At SGPA, we know that learning will always be an essential part of our practice. The direction and trends in architecture are continuously transforming, and it is vital for us to be aware of these perpetual changes. Recently, SGPA’s Associate Principal Pamela Camack co-presented alongside iGroup Design’s Shaynee McMillion at a LeadingAge Region Meeting in San Diego to discuss the emerging trends that are developing in senior living communities. In general, this presentation focused on the design aspects of senior living evolving from healthcare and institutional environments to contemporary and hospitality experiences.
Below are three core aspects that are transforming senior living environments, along with ways that SGPA incorporates these changes into our design and planning for projects with limited budgets.
There is a rise in popularity for emphasis on luxury or resort-style experiences in senior living communities. Typically, communities with greater monetary resources offer pool areas, activity rooms, health and fitness centers, exterior gathering spaces, large common areas, multiple dining venues, and salons and spas. The rise in significance for resort-style living is a result of Baby Boomers selecting their parents’ new residency and the importance they place in comfort and convenience. These communities are not only places for seniors to live but also areas for their families to visit and enjoy.
SGPA understands the importance of offering residents the choice of an array of amenities that fit within all project budgets. For projects with smaller budgets, SGPA utilizes space and priorities to facilitate areas where residents can gather and enjoy their communities together. Our Littlejohn Commons project in Alameda, California is one of our affordable senior housing developments that the Alameda Housing Authority recently completed for low-income seniors. Extensive landscaping, community gardens, and a flexible activity space that includes a meeting area, living room, and a kitchenette were all incorporated in this active senior living community. The activity space is utilized by residents for a variety of activities such as yoga, board meetings, movies, and dining, while the community garden provides a space with many benefits including a biophilic connection to the activity space. Residents are able to garden and care for their own plants and vegetables, gather with family and friends, and even just relax and enjoy the fresh air.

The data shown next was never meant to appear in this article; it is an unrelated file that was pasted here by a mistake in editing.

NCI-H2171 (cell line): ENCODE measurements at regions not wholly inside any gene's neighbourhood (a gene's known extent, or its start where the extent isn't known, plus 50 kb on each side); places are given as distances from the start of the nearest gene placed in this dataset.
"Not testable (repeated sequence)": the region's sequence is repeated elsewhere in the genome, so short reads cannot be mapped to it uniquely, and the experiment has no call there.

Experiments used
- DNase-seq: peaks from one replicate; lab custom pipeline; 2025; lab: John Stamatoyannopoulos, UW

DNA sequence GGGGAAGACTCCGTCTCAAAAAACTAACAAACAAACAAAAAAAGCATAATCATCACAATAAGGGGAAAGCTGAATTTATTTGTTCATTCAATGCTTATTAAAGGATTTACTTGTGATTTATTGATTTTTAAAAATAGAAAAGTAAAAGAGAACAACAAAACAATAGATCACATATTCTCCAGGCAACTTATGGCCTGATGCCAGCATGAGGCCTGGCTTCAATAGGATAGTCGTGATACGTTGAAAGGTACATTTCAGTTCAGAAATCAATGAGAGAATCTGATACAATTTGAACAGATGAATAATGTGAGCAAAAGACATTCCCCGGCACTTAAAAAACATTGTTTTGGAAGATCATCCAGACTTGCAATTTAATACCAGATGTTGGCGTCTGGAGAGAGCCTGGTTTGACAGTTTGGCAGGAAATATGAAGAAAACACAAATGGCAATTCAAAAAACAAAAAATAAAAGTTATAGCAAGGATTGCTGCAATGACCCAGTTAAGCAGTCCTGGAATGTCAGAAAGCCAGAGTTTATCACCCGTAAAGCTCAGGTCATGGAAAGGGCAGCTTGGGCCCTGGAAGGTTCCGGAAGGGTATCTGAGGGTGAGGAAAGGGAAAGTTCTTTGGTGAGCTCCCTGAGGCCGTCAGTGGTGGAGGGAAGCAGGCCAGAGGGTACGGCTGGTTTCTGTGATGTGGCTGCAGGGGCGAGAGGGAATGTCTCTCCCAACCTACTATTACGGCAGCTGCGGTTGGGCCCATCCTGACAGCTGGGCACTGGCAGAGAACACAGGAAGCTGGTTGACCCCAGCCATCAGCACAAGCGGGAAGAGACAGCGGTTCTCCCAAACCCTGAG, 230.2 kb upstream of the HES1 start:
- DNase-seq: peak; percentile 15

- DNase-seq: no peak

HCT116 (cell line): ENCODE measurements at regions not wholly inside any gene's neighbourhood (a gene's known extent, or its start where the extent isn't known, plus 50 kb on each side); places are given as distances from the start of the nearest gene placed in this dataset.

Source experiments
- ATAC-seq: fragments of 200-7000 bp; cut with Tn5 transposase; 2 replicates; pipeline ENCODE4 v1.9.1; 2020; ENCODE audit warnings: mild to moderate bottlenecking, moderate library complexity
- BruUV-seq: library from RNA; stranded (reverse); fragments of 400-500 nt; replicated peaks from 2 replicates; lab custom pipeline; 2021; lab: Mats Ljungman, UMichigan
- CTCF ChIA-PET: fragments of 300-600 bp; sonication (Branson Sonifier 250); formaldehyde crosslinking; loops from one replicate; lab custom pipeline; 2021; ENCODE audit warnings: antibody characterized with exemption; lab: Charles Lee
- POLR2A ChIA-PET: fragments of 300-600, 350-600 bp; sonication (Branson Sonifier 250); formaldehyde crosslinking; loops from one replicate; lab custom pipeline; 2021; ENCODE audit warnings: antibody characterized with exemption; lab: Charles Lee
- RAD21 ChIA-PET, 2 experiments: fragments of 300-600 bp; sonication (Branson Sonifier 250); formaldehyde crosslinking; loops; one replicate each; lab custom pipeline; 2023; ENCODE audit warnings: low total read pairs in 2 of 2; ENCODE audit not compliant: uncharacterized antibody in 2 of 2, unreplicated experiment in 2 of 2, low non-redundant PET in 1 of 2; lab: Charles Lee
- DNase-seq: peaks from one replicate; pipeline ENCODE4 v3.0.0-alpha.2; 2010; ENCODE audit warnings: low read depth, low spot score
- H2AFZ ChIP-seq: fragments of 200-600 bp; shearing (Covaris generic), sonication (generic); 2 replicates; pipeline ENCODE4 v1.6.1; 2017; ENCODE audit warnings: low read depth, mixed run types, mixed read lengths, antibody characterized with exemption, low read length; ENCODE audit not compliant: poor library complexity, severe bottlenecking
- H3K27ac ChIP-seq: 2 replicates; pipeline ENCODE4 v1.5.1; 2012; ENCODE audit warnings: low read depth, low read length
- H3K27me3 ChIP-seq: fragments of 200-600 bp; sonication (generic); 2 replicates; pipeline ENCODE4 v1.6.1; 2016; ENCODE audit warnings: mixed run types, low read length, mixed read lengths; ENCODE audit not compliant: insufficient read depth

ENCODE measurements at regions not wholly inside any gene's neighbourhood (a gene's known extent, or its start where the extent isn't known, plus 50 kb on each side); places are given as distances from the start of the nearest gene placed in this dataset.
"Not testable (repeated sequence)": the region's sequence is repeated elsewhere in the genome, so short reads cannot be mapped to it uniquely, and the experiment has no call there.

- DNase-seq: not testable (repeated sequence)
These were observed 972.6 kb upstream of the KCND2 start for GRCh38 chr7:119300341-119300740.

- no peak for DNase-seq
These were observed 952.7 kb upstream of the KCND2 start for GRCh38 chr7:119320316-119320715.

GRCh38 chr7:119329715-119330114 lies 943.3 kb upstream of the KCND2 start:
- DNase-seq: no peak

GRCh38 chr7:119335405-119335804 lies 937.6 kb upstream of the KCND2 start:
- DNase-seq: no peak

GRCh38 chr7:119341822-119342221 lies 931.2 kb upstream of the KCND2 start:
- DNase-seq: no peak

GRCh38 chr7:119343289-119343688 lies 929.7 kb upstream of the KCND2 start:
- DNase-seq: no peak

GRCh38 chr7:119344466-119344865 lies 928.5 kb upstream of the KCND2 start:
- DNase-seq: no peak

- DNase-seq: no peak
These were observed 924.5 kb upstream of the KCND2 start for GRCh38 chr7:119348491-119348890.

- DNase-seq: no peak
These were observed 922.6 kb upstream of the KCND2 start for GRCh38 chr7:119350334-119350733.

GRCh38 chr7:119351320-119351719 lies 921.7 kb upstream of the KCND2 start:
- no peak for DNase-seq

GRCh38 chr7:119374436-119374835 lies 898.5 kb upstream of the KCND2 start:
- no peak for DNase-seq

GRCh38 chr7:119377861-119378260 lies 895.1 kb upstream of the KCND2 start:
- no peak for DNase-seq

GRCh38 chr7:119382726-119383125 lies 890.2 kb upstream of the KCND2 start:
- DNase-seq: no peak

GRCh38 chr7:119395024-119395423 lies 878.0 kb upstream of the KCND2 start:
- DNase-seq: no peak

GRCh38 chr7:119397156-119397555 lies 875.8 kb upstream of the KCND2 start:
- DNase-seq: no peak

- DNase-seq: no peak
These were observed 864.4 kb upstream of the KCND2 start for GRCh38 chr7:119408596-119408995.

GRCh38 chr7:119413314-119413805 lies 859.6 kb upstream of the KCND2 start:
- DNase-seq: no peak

(Littlejohn Commons activity space & garden)
Even with limited budgets, as designers we focus on providing multi-use, flexible amenities for residents of those communities, so their lifestyle is enhanced with opportunities to come out of their apartments to get to know their neighbors, and host guests at their community. Another concept that SGPA uses for projects with budget limitations are the furnishings in outdoor spaces. Rather than implementing large sunshades and permanent furniture, SGPA promotes outdoor space flexibility by providing chairs and umbrellas that are cost effective and relocatable to complement the space.